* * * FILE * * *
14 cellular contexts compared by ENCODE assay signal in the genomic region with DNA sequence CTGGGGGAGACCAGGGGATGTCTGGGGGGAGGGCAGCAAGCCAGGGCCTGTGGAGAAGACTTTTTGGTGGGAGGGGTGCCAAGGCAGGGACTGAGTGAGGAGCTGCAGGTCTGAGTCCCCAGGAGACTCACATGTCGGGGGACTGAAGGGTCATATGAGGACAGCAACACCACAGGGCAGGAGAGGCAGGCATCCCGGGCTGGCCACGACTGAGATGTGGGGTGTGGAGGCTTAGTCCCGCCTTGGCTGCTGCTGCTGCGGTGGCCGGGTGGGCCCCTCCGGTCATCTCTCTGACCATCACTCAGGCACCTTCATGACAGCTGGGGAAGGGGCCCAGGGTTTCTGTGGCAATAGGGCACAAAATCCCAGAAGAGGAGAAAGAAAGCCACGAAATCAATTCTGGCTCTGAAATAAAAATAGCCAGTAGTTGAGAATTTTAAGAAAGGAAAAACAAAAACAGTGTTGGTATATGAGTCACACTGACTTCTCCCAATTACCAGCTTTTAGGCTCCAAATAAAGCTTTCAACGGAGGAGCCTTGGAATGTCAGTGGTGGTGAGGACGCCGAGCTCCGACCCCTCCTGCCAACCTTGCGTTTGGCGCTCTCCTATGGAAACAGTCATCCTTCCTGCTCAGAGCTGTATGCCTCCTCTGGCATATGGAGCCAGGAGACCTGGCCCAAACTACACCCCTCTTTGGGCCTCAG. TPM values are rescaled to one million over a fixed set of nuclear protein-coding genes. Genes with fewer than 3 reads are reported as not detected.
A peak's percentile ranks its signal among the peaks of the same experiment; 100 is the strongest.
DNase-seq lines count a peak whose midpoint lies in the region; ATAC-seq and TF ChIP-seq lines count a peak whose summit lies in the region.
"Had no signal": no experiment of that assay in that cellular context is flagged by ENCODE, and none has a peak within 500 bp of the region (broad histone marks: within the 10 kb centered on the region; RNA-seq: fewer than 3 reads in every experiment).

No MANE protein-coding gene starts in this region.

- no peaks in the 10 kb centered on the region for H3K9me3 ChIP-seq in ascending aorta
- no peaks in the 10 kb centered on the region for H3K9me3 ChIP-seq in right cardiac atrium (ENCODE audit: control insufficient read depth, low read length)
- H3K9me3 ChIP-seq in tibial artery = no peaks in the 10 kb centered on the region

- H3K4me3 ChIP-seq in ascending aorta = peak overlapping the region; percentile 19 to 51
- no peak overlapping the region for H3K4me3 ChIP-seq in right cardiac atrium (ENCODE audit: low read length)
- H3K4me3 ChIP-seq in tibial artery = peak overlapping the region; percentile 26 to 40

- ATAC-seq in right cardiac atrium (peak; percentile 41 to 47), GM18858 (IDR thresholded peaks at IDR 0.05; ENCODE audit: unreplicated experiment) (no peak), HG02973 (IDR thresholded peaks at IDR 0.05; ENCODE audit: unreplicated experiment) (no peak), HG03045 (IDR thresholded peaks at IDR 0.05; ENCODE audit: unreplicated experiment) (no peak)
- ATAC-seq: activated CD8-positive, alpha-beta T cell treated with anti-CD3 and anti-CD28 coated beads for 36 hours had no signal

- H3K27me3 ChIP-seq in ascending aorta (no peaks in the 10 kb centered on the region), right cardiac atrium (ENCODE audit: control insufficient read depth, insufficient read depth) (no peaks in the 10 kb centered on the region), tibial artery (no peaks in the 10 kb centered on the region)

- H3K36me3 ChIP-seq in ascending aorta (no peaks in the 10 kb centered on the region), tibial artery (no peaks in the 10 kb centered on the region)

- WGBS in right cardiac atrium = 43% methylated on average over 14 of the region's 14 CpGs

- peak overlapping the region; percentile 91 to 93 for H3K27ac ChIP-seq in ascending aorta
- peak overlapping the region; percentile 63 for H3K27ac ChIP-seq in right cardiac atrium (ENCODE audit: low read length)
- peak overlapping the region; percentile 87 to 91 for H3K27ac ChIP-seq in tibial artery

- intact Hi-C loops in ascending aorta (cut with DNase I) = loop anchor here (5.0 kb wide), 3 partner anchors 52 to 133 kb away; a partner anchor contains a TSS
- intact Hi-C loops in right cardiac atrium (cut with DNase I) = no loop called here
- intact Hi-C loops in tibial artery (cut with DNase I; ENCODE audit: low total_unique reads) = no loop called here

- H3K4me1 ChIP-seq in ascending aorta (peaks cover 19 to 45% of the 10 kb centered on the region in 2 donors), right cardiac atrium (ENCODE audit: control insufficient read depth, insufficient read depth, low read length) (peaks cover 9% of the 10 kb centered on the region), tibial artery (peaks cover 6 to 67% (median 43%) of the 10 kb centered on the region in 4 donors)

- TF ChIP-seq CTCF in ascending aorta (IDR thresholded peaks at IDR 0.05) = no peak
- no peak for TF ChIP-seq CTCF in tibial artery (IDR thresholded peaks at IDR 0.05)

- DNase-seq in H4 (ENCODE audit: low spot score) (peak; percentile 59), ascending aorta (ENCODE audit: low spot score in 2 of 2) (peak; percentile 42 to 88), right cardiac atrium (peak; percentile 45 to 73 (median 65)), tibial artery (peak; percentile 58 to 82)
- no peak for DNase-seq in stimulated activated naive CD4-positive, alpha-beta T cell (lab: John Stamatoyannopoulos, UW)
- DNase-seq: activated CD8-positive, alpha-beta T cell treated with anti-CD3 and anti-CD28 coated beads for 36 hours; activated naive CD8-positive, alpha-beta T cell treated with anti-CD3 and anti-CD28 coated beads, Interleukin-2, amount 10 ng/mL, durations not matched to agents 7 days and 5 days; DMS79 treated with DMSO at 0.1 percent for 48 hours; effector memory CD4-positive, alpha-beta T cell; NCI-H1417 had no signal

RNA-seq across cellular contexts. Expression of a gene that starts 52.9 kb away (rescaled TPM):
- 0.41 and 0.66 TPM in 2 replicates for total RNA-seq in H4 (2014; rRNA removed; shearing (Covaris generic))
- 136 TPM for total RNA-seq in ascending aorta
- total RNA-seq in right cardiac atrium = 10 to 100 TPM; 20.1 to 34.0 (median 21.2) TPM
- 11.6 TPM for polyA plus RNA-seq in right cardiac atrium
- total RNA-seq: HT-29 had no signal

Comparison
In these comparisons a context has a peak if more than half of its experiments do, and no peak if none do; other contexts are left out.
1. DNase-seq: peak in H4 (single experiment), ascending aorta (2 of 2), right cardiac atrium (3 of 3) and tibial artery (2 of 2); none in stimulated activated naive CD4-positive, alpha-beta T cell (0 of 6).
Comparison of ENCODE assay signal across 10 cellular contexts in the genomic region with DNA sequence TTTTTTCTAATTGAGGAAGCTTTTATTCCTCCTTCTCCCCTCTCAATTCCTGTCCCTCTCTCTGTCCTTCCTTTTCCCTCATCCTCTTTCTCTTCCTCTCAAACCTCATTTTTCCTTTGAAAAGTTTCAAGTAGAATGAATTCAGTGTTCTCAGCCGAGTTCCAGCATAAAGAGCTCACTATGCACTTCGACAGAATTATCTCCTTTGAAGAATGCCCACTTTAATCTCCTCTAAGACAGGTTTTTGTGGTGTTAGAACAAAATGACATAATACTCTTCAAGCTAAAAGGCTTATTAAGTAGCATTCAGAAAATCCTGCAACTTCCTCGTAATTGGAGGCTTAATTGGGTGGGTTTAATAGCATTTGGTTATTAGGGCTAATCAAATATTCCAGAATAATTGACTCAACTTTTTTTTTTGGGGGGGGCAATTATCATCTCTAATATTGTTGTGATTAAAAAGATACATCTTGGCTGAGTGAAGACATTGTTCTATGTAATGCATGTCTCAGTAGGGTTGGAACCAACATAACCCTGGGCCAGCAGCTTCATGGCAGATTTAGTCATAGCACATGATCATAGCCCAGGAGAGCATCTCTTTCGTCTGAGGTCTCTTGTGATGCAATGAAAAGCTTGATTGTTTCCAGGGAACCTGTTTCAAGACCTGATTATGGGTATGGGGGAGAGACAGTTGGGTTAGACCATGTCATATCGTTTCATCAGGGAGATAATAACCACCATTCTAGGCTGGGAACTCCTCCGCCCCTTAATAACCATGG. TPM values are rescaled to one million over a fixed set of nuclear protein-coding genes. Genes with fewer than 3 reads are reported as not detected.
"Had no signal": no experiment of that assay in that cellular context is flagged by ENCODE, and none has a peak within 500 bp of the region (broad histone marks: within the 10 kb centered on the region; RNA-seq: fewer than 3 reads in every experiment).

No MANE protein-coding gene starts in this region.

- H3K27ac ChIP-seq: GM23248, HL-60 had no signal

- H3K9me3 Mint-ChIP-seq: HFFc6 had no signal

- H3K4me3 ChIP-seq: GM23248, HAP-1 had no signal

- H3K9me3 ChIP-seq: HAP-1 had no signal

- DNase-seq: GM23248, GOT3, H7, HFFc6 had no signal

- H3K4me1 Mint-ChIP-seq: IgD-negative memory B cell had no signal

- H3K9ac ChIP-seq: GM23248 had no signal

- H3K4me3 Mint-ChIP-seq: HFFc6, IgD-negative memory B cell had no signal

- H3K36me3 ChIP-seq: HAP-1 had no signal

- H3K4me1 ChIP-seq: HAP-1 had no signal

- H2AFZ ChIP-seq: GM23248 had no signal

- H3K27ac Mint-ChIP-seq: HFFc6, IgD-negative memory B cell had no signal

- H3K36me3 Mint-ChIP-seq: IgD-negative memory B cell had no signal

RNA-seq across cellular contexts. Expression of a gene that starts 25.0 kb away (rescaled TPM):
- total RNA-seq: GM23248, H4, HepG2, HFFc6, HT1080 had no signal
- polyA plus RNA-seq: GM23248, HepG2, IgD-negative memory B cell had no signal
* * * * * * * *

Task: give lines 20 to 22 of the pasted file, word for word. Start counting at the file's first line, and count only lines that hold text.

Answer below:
- intact Hi-C loops in ascending aorta (cut with DNase I) = loop anchor here (5.0 kb wide), 3 partner anchors 52 to 133 kb away; a partner anchor contains a TSS
- intact Hi-C loops in right cardiac atrium (cut with DNase I) = no loop called here
- intact Hi-C loops in tibial artery (cut with DNase I; ENCODE audit: low total_unique reads) = no loop called here